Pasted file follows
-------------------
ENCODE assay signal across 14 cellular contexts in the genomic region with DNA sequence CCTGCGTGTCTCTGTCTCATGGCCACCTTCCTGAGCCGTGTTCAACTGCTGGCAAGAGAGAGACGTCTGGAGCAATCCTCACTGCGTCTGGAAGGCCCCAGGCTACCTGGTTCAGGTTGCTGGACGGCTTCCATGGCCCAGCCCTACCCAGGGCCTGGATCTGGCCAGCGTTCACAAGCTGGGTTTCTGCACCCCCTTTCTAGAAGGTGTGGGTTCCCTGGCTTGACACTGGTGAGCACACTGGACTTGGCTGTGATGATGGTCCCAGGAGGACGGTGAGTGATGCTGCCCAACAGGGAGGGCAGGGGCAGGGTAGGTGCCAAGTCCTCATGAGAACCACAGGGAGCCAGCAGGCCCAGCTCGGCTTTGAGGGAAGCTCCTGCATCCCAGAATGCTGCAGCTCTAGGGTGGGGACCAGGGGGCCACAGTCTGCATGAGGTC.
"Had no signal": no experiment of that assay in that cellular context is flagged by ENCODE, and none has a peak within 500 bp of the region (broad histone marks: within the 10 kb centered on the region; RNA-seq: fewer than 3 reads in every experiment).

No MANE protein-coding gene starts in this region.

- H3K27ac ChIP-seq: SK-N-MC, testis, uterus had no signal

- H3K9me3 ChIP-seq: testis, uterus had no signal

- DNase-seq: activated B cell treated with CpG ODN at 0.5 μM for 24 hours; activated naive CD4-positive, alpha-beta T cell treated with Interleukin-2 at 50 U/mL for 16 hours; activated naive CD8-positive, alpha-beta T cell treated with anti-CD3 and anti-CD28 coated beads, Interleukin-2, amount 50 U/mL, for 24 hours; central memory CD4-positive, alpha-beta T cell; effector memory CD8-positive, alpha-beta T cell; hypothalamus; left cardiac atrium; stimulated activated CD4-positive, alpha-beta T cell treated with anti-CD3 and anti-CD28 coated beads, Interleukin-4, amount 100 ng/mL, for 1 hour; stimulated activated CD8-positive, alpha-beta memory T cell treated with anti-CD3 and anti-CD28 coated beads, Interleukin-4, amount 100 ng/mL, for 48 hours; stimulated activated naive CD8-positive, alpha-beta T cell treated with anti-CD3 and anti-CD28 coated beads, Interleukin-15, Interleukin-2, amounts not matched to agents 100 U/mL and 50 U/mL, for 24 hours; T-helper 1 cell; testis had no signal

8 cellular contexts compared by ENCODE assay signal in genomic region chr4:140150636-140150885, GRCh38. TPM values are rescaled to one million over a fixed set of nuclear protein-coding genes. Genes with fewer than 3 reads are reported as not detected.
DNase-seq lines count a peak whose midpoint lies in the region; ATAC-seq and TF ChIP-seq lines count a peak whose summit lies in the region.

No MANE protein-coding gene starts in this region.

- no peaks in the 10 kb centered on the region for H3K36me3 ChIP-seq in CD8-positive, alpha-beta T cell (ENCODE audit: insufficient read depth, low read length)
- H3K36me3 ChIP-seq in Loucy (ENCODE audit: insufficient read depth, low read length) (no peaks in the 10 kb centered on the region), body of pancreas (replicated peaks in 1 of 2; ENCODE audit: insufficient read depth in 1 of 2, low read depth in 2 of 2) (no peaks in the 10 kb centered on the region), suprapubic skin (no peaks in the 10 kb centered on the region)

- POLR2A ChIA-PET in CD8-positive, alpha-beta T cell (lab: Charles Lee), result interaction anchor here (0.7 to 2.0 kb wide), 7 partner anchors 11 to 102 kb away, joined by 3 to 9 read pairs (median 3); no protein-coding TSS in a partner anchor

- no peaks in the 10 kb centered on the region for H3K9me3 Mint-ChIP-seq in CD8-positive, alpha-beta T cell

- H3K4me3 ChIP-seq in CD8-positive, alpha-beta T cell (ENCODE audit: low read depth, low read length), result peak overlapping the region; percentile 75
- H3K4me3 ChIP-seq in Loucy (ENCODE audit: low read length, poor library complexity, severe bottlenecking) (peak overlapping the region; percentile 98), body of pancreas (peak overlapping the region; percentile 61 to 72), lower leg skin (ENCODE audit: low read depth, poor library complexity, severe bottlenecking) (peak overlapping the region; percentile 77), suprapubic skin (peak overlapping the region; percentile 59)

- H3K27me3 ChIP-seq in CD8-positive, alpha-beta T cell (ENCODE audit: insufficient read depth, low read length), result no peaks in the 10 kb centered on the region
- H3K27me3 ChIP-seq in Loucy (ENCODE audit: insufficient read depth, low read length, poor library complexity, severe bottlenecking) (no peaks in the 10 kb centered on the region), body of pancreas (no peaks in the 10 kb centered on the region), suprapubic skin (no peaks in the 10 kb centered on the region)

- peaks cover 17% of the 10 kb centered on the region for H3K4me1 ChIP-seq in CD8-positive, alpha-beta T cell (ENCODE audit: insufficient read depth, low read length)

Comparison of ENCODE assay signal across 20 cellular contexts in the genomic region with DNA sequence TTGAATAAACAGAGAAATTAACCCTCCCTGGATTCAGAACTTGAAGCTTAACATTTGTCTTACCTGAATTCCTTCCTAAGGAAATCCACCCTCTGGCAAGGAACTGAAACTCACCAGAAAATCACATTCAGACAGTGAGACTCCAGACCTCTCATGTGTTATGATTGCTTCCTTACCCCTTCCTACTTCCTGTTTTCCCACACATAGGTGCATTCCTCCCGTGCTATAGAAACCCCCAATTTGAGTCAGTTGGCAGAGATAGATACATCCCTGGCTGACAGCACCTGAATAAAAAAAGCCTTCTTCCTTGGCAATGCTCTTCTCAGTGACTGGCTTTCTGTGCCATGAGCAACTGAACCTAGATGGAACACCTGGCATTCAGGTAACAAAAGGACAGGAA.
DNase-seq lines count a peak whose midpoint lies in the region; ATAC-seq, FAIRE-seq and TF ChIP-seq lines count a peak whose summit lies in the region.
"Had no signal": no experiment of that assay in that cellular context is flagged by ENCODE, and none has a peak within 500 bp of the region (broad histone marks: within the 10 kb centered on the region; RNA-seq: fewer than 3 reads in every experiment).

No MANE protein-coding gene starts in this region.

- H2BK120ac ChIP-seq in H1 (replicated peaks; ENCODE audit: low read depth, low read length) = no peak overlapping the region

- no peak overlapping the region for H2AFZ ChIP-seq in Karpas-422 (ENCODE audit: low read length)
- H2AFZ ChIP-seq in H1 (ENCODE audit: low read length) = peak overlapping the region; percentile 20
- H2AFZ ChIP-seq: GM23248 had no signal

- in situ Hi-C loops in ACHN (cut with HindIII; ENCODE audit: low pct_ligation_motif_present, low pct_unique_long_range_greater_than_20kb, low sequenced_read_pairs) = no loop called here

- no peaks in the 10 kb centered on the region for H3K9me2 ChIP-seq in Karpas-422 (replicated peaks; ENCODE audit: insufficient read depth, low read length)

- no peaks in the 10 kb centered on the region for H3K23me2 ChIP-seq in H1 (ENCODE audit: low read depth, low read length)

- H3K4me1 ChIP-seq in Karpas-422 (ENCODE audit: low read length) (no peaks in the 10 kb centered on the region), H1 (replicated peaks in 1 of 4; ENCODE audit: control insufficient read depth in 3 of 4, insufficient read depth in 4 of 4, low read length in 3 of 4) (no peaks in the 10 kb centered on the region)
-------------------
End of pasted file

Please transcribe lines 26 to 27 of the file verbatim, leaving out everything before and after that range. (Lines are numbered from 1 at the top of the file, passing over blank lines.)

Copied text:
- H2AFZ ChIP-seq: GM23248 had no signal

- in situ Hi-C loops in ACHN (cut with HindIII; ENCODE audit: low pct_ligation_motif_present, low pct_unique_long_range_greater_than_20kb, low sequenced_read_pairs) = no loop called here